Is the main­tain­ing of a nu­clear peace hu­mankind’s most dan­ger­ous bluff?


In the ner­vous af­ter­math of the Hiroshima bomb­ing 70 years ago, cit­i­zens spent decades on alert for a nu­clear war that would wipe out bil­lions in a ra­dioac­tive firestorm and ren­der Earth un­in­hab­it­able. Yet the apoca­lypse never came. In­stead an un­prece­dented pe­riod of peace took hold be­tween nu­cle­ar­armed global pow­ers aware that a wrong move could wipe out the hu­man race.

Nukes could never stop smaller wars and proxy con­flicts — and look in­creas­ingly im­po­tent against mod­ern non-state threats such as ji­hadist groups or cy­ber­at­tacks — but “they are still a nec­es­sary tool,” said Mark Fitz­patrick, a nu­clear se­cu­rity ex­pert at the Lon­don-based In­ter­na­tional In­sti­tute for Strate­gic Stud­ies.

“It is pretty clear that mu­tu­ally as­sured de­struc­tion has con­trib­uted to the ab­sence of global war for the last 70 years,” he said.

Nonethe­less, as the atomic gen­er­a­tion gives way to one that did not grow up build­ing fall­out shel­ters, some ex­perts say nu­clear weapons are no longer the ul­ti­mate guar­an­tor of global peace.

Grow­ing in­sta­bil­ity around the world — the re­newed rift be­tween Rus­sia and the West, sim­mer­ing ten­sions be­tween nu­clear-armed In­dia and Pak­istan, a drive by China to mod­ern­ize its nu­clear forces and an ever-more bel­li­cose North Korea — have un­der­mined ef­forts to re­duce the global stock­pile of nu­clear weapons and keep dooms­day at bay.

Nu­clear Win­ter

With ties be­tween Moscow and the West at Cold War lows, Rus­sia has fallen back on its nu­clear threat, boost­ing its ar­se­nal and in­creas­ing flights by strate­gic bombers, in what NATO has de­scribed as “dan­ger­ous nu­clear saber-rat­tling.”

Nu­clear weapons are seen in Moscow as “ul­ti­mate proof that Rus­sia is a great power” de­spite its strug­gling econ­omy and poor in­ter­na­tional im­age, said Pavel Baev, a Rus­sian mil­i­tary ex­pert at the Peace Re­search In­sti­tute Oslo.

He warned that Putin and his top brass had not “gone to the school of nu­clear deter­rence” and did not un­der­stand the “ex­traor­di­nar­ily dan­ger­ous game” they were play­ing.

Bruno Ter­trais, an ex­pert at the Paris-based Foun­da­tion for Strate­gic Re­search, said the fear of mu­tual dev­as­ta­tion still made “large-scale mil­i­tary con­flict be­tween Rus­sia and NATO un­think­able.”

But as weapons spread to more volatile parts of the world, the threat of nu­clear war grows.

Nine na­tions — the United States, Rus­sia, Bri­tain, France, China, In­dia, Pak­istan, Is­rael and North Korea — pos­sess some 16,300 nu­clear weapons be­tween them, ac­cord­ing to the Stock­holm In­ter­na­tional Peace Re­search In­sti­tute.

Fitz­patrick said “it is quite think­able that there would be a small­er­scale nu­clear war in­volv­ing some of the other coun­tries that are nu­clear armed.”

He said the most likely con­fronta­tion would be be­tween long­stand­ing foes In­dia and Pak­istan, which could be enough to cre­ate a so-called nu­clear win­ter. In such a sce­nario, the sun would be blocked out by smoke, caus­ing a dev­as­tat­ing cool­ing of the Earth.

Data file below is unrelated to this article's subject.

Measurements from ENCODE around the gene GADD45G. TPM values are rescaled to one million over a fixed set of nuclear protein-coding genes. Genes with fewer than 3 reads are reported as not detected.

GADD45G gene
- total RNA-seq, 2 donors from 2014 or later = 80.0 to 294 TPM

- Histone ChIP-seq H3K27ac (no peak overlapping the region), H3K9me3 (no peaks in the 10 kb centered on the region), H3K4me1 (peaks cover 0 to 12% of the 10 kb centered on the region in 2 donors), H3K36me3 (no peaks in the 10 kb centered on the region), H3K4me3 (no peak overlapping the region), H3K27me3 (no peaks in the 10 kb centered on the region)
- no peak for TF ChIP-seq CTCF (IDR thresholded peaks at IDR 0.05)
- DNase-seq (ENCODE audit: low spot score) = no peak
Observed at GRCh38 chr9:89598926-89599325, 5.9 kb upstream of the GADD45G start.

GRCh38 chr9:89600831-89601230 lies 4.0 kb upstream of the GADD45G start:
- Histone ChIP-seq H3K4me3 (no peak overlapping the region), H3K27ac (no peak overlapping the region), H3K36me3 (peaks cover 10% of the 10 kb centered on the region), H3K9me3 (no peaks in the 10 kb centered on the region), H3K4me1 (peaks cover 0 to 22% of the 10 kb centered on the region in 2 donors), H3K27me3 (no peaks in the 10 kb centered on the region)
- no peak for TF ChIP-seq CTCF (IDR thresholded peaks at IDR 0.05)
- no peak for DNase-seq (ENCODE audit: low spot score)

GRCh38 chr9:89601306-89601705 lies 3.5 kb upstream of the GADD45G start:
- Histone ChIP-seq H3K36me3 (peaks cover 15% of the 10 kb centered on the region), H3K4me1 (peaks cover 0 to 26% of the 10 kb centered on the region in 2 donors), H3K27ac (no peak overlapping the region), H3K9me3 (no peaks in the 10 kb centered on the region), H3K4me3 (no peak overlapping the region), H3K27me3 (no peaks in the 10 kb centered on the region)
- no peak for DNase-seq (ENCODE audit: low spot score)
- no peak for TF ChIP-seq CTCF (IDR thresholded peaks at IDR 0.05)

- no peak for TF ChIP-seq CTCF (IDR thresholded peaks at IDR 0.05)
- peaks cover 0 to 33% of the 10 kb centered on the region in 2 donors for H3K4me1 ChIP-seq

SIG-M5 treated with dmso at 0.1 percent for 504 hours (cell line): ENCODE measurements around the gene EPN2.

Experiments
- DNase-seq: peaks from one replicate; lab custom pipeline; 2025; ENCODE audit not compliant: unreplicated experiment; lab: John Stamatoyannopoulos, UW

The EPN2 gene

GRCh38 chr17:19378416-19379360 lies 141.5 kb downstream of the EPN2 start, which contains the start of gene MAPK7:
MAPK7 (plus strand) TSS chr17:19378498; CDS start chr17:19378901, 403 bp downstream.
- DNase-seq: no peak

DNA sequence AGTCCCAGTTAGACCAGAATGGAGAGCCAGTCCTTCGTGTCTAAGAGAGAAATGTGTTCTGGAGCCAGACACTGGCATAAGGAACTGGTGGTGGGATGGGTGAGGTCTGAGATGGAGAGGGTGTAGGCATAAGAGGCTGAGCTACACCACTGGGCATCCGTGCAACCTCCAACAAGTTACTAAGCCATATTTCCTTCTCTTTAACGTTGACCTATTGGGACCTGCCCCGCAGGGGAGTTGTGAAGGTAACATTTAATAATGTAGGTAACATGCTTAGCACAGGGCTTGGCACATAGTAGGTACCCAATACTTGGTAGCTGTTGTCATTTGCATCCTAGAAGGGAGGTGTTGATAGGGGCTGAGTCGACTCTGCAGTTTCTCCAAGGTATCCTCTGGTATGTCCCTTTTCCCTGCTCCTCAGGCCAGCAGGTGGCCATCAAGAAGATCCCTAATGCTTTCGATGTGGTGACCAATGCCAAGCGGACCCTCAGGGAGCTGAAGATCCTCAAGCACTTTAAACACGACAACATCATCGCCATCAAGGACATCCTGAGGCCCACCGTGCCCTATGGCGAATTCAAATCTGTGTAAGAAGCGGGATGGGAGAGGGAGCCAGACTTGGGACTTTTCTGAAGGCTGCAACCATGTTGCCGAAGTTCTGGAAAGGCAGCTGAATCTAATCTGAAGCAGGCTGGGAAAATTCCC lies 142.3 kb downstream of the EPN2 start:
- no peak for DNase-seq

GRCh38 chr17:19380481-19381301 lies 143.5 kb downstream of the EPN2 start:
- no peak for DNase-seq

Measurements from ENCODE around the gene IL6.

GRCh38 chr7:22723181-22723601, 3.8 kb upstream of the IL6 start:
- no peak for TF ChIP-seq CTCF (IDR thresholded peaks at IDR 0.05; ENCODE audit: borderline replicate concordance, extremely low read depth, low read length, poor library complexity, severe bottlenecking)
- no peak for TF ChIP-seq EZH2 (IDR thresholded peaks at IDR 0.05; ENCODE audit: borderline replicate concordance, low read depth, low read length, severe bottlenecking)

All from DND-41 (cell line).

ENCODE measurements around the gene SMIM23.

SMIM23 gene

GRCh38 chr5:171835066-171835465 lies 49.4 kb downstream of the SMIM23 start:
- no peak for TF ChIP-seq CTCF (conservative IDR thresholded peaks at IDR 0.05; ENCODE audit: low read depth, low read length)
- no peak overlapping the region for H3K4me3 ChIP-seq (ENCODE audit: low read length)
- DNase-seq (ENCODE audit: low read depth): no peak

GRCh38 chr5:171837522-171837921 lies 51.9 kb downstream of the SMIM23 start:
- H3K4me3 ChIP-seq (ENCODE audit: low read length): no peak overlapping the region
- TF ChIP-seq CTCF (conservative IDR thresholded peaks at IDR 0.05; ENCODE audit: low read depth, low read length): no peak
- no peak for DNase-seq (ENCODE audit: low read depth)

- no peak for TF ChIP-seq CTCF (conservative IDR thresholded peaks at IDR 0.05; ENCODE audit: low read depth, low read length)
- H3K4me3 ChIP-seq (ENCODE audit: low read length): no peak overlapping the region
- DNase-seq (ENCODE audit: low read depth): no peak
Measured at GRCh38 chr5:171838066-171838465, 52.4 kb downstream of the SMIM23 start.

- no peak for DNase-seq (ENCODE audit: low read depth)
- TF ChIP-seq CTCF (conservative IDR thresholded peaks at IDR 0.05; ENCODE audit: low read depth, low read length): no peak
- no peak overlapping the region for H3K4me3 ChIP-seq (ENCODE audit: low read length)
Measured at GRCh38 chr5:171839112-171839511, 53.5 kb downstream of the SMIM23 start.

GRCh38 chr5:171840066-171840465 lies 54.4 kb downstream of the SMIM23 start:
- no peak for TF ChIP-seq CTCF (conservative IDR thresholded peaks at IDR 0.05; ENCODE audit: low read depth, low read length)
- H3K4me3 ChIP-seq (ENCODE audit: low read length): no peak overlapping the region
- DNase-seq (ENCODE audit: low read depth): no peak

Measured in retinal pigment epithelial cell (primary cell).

If there were another at­tack like those in Mum­bai in 2008 when Pak­istan-based ter­ror­ists went on a four­day killing spree in the city, In­dia’s gov­ern­ment “may not turn the other cheek,” he said.

The risk is all the greater as weapons be­come more pow­er­ful.

“A sin­gle bal­lis­tic mis­sile car­ries al­most three times more nu­clear ex­plo­sive power” than both the bombs dropped by the U.S. on Hiroshima and Na­gasaki to­gether, said Steven Starr of the Nu­clear Age Peace Foun­da­tion.

Other risks for nu­clear con­flict are the ac­ci­den­tal re­leas­ing of a bomb, or the “sig­nif­i­cant pos­si­bil­ity” that “a group of six ter­ror­ists with the right knowl­edge could put a bomb to­gether,” said Fitz­patrick.

Ward Wil­son of the Re­think­ing Nu­clear Weapons Pro­ject said the prob­lem with nu­clear deter­rence was its re­liance on in­di­vid­u­als re­main­ing ra­tio­nal.

“If hu­man be­ings are fal­li­ble, and hu­man be­ings are in­volved in nu­clear deter­rence, then nu­clear deter­rence is in­her­ently flawed and will one day fail cat­a­stroph­i­cally.”

He also warned that “if you wait long enough then a mad­man will pop up in one of the nine nu­clear states.”

Such fears have com­pelled lead­ers to call for a nu­clear-free world.

U.S. Pres­i­dent Barack Obama made it an early fo­cus of his for­eign pol­icy, warn­ing in a his­toric 2009 speech in Prague that “as more peo­ple and na­tions break the rules, we could reach the point where the cen­ter can­not hold.”

But de­spite go­ing on to seal a new treaty with Moscow to re­duce de­ployed nu­clear weapons, his progress has stalled and the U.S. is spend­ing bil­lions up­grad­ing its nu­clear ar­se­nal.

“He hasn’t had good part­ners in Rus­sia, in Pak­istan, the Se­nate — there are rea­sons why he hasn’t been able to make progress,” said Fitz­patrick.

Other coun­tries such as France be­lieve nu­clear deter­rence is more rel­e­vant than ever.

“The in­ter­na­tional con­text does not al­low for any weak­ness ... the era of nu­clear deter­rence is there­fore not over,” Pres­i­dent Fran­cois Hol­lande said in Fe­bru­ary.

Iran’s For­eign Min­is­ter Mo­ham­mad Javad Zarif wrote in The Guardian last week that the con­cept of mu­tu­ally as­sured de­struc­tion was “in­sane” and called for ne­go­ti­a­tions on a weapons elim­i­na­tion treaty.

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